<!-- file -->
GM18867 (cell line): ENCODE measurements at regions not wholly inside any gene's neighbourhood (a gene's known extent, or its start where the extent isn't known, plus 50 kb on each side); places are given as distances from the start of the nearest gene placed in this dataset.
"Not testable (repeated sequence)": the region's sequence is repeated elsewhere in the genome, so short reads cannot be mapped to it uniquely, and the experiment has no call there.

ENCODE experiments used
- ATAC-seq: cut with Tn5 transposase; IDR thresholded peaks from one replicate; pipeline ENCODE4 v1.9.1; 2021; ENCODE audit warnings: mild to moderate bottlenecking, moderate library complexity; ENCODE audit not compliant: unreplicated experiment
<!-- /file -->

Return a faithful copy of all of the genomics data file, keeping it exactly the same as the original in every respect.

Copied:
GM18867 (cell line): ENCODE measurements at regions not wholly inside any gene's neighbourhood (a gene's known extent, or its start where the extent isn't known, plus 50 kb on each side); places are given as distances from the start of the nearest gene placed in this dataset.
"Not testable (repeated sequence)": the region's sequence is repeated elsewhere in the genome, so short reads cannot be mapped to it uniquely, and the experiment has no call there.

ENCODE experiments used
- ATAC-seq: cut with Tn5 transposase; IDR thresholded peaks from one replicate; pipeline ENCODE4 v1.9.1; 2021; ENCODE audit warnings: mild to moderate bottlenecking, moderate library complexity; ENCODE audit not compliant: unreplicated experiment